Do This for Stress Now

author avatar Dr. Eric Berg 08/31/2023

What should you do when you're stressed? In this article, I want to give you the information and tools you need to reduce your stress levels. It's clear that stress levels are particularly high right now. If you are struggling with high stress levels, you're in the right place.

In this article, I will cover:

stressed woman with hands on head screaming | Do This for Stress Now


Why You Need to Address Stress

There will always be stressors in every-day life. The problem is, most people don't know how to handle and relieve stress. In turn, this causes tension to build up in the body and mind. Chronic stress is dangerous to your health. Stress triggers your stress hormones, like cortisol and adrenaline. Although these hormones have their place in your body in small amounts, chronic stress causes massive amounts of these hormones to flood the body. This contributes to numerous chronic health issues, including:

  • Obesity
  • Insomnia
  • Diabetes
  • Heart disease
  • Depression
  • Anxiety
  • Neurodegenerative disease
  • Poor immune system health

And so much more.

Stress levels have arguably become a worldwide epidemic. In the modern world, life is fast-paced. Most people don't take the time to address their high stress levels. In turn, stress goes unchecked and skyrockets. This is a huge problem. The question is, what should you do when you're stressed?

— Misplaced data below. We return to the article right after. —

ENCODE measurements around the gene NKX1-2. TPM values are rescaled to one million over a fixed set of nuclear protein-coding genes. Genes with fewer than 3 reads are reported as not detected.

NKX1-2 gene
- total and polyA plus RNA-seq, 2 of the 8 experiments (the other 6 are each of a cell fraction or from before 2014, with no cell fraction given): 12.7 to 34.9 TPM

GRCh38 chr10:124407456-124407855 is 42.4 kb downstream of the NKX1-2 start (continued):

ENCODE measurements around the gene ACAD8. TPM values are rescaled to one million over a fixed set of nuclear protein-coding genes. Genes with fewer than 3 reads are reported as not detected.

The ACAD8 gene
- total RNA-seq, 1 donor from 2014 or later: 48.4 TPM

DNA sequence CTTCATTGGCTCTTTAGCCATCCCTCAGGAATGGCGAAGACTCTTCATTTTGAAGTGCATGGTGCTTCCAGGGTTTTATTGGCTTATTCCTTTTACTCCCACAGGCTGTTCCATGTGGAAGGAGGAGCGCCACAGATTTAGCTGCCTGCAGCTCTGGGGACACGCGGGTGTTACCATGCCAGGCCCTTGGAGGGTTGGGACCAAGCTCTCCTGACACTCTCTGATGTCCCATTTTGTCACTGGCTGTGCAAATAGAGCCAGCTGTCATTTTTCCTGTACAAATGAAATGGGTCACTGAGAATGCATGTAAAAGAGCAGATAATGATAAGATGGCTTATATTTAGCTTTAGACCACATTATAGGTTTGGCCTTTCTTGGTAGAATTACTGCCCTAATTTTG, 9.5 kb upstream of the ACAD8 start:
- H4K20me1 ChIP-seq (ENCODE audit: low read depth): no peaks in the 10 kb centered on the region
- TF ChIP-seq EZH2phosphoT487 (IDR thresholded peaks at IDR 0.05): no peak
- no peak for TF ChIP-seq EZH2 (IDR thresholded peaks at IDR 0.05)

woman in a relaxation mineral bath to reduce stress | Do This for Stress Now


The 6-step Stress-relief Stack

If you're feeling tense and wondering what to do when you're stressed, then look no further. Use this 6-step stress relief stack to blast through stress and tension in the body!

1. Relaxation Mineral Bath

Baths are a great way to relax and reset the body and mind. The warm water helps relieve tension, and time alone can help give you the headspace you need. Here's a powerful mineral bath concoction you can use to create the ultimate relaxation bath:

  • 1/4 cup Himalayan sea salt
  • 1/4 cup Epsom salt (magnesium sulfate)
  • 1/3 cup apple cider vinegar
  • 15 drops of eucalyptus essential oil

Treat yourself to a mineral bath at least once a week for a stress level reset.

2. Long Peaceful Walks

Physical activity is fantastic for long-term stress relief. Going on long walks is a low-stress way to sneak in some physical activity while promoting relaxation and peace. Everyone should go on a long walk daily. Start with 30-45 minutes and slowly increase the length of your walk over time. It's best that you walk in an area with a lot of space and fresh air, rather than on a machine indoors. Not only will this reduce stress, but it is also great for your health.

3. 20-minute Stress-melting Sunbath